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Roger, Lawyer
Category: Criminal Law
Satisfied Customers: 31672
Experience:  BV Rated by Martindale-Hubbell; SuperLawyer rating by Thompson-Reuters
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I know that an officer must have probable cause in order to

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I know that an officer must have probable cause in order to pull a vehicle over. My brother is facing a dui charge. His ex wife hired a PI to follow him. And the PI videoed him having some drinks at a restaurant. He falsifies a 911 call (I obtained copy of call.) saying that he is following a drunk driver, etc. Actually, it has become known (but no way to prove) that he had already informed officer that he would have someone for him to arrest later. Officer was waiting across the street of the restaurant for my brother to leave. The 911 call was just the coverup of any relation between the cop and the PI.

My brother is pulled over for speeding. But immediately questioned about drinking, etc. The officer's report only states that he notices the car speeding, etc.. Speeding is not shown on the video from the officer's car. It only shows my brother turning down his street which was a mile away from the restaurant. No swerving. Nothing. My question is, a police officer doesn't have to prove that he had the probable cause to pull him over does he? No traffic violation is shown on the video, nothing.

As additional information. My brother did not blow or do field sobriety test. He was supposed to have his daughter that night and at last minute ex wife said no. She had set it up. There was a GPS on his car (tow truck driver told us that). He had in fact had some drinks, but said he was not impaired, but afraid to blow. His wife had told him she would make it so that he would not see their daughter. She filed for modification of visitation two days later.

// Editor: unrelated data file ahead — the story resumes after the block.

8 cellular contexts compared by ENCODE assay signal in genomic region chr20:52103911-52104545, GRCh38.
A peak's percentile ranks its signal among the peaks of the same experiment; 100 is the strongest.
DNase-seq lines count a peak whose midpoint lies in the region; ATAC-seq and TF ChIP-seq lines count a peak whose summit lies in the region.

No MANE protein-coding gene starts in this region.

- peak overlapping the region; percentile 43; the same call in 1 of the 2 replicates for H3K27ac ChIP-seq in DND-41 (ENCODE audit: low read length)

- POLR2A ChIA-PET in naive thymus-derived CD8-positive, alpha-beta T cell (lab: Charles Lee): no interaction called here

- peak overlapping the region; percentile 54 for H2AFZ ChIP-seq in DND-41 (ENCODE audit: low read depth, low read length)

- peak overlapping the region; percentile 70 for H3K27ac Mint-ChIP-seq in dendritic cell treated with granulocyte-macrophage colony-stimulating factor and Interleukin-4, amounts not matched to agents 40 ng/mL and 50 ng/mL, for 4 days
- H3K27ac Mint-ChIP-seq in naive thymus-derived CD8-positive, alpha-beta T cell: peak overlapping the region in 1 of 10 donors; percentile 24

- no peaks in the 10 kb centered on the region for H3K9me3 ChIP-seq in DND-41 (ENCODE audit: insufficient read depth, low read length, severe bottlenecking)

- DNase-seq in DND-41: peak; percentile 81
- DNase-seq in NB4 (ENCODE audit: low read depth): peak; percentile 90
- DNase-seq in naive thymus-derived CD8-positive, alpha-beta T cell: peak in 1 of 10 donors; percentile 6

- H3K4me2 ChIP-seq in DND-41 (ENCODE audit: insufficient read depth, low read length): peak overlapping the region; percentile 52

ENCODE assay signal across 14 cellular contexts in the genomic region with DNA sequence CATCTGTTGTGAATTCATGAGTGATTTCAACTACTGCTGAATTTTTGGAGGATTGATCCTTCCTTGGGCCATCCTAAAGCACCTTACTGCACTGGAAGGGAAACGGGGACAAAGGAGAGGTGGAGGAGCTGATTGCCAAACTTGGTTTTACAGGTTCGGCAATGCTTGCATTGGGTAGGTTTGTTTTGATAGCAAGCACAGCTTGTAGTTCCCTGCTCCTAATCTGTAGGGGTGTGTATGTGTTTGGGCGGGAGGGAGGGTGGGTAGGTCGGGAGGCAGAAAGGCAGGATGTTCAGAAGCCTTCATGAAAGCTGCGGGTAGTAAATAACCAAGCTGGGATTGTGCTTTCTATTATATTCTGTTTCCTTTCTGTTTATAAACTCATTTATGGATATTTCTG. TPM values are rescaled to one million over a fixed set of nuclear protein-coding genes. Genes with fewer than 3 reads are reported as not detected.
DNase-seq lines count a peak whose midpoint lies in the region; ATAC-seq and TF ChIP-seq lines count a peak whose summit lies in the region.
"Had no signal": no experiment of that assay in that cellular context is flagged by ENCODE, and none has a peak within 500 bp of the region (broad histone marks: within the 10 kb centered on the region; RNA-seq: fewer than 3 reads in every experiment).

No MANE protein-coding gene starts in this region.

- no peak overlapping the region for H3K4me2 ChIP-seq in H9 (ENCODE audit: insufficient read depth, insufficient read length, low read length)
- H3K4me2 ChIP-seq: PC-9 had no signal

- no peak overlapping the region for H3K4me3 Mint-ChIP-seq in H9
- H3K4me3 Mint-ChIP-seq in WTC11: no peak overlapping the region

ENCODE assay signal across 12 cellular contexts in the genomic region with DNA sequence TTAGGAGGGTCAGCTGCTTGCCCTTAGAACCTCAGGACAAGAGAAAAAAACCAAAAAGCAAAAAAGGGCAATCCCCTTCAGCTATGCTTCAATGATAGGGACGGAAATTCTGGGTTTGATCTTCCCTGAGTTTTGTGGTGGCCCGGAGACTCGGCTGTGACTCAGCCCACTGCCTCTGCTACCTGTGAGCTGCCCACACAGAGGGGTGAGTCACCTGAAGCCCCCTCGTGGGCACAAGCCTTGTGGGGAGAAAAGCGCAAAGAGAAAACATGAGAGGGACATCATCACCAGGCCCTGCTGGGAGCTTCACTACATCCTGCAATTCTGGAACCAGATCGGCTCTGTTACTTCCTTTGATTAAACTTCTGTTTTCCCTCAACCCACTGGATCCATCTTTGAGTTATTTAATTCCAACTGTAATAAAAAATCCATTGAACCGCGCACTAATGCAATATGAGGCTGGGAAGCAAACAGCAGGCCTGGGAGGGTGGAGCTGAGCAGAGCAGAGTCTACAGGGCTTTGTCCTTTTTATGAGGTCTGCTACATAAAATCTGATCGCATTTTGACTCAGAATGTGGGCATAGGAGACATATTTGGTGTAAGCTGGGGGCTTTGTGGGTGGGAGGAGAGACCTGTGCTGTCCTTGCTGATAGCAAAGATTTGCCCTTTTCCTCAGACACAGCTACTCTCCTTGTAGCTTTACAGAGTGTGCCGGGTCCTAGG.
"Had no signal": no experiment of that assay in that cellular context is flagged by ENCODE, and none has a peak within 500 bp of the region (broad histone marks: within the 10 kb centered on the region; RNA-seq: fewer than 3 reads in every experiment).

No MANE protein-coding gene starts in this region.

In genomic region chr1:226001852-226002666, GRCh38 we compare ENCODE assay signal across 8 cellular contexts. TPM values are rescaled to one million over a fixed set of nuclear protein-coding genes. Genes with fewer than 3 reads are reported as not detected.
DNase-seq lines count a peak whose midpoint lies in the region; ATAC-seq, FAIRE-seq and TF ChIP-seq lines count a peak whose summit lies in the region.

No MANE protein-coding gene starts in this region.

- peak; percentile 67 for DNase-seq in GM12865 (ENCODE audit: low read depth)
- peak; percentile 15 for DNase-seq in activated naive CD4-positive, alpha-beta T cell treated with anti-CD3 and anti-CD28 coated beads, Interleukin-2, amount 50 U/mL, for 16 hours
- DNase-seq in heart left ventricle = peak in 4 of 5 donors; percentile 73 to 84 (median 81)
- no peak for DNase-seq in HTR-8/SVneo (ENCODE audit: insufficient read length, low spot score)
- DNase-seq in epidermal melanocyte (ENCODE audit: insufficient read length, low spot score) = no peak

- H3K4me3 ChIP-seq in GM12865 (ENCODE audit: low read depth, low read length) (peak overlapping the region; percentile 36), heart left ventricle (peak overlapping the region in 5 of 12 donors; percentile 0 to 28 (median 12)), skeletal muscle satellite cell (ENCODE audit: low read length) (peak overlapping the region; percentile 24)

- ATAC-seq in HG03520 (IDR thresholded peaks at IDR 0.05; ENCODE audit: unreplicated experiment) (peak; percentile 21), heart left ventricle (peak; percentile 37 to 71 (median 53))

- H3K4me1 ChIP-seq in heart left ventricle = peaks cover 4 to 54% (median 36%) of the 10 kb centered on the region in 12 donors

Roger : Hi - my name is XXXXX XXXXX I'm a Criminal Law litigation attorney. Thanks for your question. I'll be glad to assist.
Roger : As for probable cause, YES the officer must prove that he had probable cause to believe that something illegal was occurring in order to stop your brother.

Is it sufficient to say suspect was speeding. Is it just automatically taken as the truth.

Roger : When the matter goes to court, the officer will have to provide the judge with what his probable cause was.
Roger : If the officer says that he pulled him over for speeding, he'd have to provide a basis for his answer.

The PI had actually called in and made up a story, but gave the truck description and license plate. Officer never mentioned this in his report. Have other sources that have made me aware that he was looking for the truck. Actually said he waiting across the street. So he could falsify that he was speeding in an effort to pull him over.

Roger : Either he'd have to provide a radar reading or he could say that based on his training and experience he believed that the vehicle was traveling at a rate of speed higher than the posted limit.